From 'Prince Of Persia' To 'Beastly,' What Are The Ingredients For A Summer Blockbuster?

From star vehicles to reboots, auteurs to anonymous actors, the competition for our summer moviegoing dollars is on.

Summertime, and the living is ... queasy? It certainly is if you're a studio executive with hundreds of millions of dollars riding on the hope that somebody out there wants to see your movie.

Every year, studio suits adhere to certain recipes for perceived summer success. With that in mind and the year's most-contested season upon us, here are the five ingredients that seem to be making up the 2010 crop of hopeful summer hits:

Give it a "name": When it comes to getting a greenlight in Hollywood today, it's all about the name. If people remember the "Sex and the City" TV show, there's a built-in audience for the movie (May 27). "Marmaduke" (June 4) may be a bit on the obscure side for most children today, but parents who remember the comic strip could take their kids to the June 4 flick. Whether the names "Prince of Persia" (May 28) and "The Sorcerer's Apprentice" (July 16) will pull in more dough than wholly original films about Persian princes and magic is anyone's guess, but this much is certain: From "Predators" (July 9) to "The Last Airbender" (July 2) to "The Karate Kid" and "The A-Team" (both June 11), everything old is new again.

The Auteur Theory: Some may argue that the days when an audience would pay to see a film simply because a name like Hitchcock, Kubrick or Wilder is attached to it are long gone. But studios are certainly aware of modern-day geniuses like Christopher Nolan ("Inception" on July 16), Ridley Scott ("Robin Hood" on May 14th) and Edgar Wright ("Scott Pilgrim vs. the World" on August 13). In fact, with the Internet making even huger celebrities out of the folks behind the camera, perhaps an alternate auteur theory is beginning to emerge: If an indistinguishable journeyman has his name on the film, audiences are often wise to avoid it.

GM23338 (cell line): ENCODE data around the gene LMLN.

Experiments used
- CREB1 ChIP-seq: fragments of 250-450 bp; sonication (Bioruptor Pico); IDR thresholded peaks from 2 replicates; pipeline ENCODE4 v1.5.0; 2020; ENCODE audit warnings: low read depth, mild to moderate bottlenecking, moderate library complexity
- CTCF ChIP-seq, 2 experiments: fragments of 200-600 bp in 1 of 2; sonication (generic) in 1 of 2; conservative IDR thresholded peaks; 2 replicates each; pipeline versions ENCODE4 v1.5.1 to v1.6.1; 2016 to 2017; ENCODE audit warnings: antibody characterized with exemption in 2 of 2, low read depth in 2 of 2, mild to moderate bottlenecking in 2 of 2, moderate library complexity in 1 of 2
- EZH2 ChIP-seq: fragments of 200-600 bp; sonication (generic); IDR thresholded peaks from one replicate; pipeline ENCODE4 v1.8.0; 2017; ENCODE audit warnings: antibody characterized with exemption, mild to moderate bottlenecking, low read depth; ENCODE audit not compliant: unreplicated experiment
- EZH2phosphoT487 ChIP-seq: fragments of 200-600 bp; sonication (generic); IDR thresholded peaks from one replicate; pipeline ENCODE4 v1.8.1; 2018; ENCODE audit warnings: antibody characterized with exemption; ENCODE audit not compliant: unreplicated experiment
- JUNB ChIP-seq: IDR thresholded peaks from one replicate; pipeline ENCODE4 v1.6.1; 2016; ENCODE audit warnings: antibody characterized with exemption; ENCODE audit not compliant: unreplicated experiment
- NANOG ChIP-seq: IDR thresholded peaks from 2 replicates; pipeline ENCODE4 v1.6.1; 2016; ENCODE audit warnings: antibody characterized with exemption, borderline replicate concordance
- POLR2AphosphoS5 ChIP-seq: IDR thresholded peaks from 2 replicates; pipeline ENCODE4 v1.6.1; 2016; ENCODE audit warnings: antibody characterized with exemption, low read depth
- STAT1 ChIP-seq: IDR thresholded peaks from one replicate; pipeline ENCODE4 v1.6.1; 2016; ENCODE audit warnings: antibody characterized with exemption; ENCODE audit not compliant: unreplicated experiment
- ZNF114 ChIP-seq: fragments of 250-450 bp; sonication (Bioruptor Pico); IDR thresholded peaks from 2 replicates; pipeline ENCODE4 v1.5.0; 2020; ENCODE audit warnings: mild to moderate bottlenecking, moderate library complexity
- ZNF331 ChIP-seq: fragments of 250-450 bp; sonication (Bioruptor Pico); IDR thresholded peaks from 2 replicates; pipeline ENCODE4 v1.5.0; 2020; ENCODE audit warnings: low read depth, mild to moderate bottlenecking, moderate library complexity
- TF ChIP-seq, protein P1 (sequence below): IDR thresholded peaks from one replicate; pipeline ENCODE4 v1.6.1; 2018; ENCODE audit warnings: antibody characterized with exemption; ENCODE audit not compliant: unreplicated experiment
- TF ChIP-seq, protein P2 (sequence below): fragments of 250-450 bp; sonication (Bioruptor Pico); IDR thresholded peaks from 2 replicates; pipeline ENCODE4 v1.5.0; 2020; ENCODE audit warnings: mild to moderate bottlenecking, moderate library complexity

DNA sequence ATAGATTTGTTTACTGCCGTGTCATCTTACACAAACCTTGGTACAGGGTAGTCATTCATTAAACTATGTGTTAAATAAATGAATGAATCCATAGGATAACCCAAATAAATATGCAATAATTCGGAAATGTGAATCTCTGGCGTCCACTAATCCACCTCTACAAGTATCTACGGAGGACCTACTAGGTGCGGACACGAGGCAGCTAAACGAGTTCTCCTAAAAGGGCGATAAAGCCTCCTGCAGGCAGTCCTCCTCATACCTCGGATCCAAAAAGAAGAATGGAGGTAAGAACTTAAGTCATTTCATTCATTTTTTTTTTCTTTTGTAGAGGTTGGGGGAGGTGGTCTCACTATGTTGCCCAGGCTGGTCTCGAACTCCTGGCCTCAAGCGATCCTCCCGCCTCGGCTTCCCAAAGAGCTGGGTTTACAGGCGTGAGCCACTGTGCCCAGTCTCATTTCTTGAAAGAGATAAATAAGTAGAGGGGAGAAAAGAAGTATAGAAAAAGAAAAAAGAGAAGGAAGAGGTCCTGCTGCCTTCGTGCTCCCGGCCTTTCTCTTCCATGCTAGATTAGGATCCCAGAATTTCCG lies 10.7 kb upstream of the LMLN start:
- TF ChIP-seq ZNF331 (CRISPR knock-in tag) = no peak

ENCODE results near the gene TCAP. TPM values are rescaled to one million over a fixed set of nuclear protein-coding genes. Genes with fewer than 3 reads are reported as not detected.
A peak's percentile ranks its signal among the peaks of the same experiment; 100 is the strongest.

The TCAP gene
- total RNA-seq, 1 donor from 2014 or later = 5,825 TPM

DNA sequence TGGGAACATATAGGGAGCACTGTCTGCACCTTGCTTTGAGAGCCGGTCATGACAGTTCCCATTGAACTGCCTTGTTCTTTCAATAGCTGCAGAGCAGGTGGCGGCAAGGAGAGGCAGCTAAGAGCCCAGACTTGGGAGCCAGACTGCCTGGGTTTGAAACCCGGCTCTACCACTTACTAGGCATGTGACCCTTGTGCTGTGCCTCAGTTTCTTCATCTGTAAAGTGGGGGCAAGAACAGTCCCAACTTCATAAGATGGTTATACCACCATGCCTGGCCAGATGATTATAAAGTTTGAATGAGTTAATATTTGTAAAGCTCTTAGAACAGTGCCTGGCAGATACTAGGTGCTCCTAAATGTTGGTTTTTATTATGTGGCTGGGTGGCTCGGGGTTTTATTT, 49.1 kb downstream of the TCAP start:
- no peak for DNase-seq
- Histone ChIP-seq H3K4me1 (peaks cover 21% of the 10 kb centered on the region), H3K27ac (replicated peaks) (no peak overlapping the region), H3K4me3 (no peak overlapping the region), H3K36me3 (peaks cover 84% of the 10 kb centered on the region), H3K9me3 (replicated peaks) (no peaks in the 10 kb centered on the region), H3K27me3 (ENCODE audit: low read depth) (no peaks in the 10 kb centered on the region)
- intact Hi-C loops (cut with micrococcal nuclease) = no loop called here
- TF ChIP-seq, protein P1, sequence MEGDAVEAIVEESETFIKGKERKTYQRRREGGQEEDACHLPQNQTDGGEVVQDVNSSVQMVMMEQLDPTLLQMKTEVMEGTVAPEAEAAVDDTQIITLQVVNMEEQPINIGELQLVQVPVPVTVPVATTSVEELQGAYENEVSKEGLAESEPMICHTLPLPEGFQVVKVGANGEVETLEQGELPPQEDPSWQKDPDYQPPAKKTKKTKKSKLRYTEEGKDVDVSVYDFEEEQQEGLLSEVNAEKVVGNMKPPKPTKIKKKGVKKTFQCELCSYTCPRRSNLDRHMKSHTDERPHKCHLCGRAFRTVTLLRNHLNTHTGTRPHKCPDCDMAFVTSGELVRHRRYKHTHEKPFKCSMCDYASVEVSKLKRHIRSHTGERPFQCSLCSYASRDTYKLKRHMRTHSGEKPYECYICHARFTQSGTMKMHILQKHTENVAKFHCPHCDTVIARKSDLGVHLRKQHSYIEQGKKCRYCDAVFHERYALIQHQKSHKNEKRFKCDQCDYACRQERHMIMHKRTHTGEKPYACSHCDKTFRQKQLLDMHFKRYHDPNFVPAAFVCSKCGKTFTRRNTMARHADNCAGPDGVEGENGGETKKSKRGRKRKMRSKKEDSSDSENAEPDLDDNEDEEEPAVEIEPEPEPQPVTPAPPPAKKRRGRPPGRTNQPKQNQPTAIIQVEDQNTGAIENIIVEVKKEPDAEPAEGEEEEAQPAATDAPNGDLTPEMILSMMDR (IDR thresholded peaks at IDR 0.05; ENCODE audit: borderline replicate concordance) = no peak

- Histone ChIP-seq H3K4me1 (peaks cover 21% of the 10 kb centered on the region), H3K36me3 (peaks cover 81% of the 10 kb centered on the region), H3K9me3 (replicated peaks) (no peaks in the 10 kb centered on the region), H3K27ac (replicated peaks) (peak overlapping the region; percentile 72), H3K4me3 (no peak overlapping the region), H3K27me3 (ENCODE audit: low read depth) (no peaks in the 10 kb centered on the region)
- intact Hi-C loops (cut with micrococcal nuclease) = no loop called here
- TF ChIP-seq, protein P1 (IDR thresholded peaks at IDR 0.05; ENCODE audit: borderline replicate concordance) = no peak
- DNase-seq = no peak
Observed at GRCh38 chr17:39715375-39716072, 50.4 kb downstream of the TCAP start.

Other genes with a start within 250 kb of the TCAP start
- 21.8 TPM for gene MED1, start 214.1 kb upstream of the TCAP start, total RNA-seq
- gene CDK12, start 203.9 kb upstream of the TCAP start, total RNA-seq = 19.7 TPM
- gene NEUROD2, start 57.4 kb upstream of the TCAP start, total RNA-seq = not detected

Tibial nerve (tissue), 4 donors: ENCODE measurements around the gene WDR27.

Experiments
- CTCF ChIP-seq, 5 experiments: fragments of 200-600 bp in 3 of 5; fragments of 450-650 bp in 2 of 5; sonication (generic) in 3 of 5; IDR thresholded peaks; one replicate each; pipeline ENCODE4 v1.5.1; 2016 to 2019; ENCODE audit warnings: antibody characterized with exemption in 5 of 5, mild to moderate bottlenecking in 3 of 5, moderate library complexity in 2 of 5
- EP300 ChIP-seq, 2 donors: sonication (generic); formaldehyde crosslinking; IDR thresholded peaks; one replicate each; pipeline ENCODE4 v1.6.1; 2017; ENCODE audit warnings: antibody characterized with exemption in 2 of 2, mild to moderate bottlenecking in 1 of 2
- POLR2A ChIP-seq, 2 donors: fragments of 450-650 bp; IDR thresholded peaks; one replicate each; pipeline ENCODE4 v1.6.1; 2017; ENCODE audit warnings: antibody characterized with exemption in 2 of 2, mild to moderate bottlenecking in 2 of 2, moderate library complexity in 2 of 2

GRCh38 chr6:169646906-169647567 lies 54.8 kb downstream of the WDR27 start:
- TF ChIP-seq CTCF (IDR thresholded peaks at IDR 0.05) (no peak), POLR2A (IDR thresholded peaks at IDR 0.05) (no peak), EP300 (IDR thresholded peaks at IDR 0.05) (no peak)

Extreme makeovers: Remember that scene in "Beauty and the Beast" where the monster got tattoos and body piercings? Wasn't the [article id="1635658"]car chase[/article] in "Fantasia" cool? How about the part in "The Karate Kid" where Daniel-san learned ... kung-fu? Of course you don't remember any of those scenes -- because they never happened! Um, yet. Get yourself ready for those very sights as "Beastly" (July 30) puts a new-century spin on the classic love tale, "The Sorcerer's Apprentice" takes the Mickey Mouse vignette from "Fantasia" and goes full-length, and "The Karate Kid" (June 11) reboots and relocates to China. Coming next summer: "Top Gun" retold with kids on skateboards.

The next big thing: If recent history has taught us anything, it's that filmmakers are better off buying low on folks like Seth Rogen, Robert Pattinson and Megan Fox and working to make them overnight superstars than shelling out the big bucks for a "name." That strategy is in play this summer as folks like Alex Pettyfer ("Beastly"), Jaden Smith ("Karate Kid"), Noah Ringer ("The Last Airbender") and Adam G. Sevani ("Step Up 3-D," out August 6) are all starring in roles that would have once been reserved for established stars.

The last big thing: But the statement above shouldn't trick you into thinking that Mark Wahlberg is taking a barista job at Starbucks to make ends meet. Instead, the superstar is teaming with equally high-priced A-lister Will Ferrell for "The Other Guys" (August 6), Tom Cruise and Cameron Diaz are still finding work in the likes of "Knight and Day" (June 25), and Angelina Jolie adds some spice to the season with "Salt" (July 23). Mix in the middle-aged mockery of Adam Sandler's "Grown Ups" (June 25), and it's clear that the death of the star vehicle has been greatly exaggerated.

What movies are you most excited to see this summer? Let us know in the comments below!

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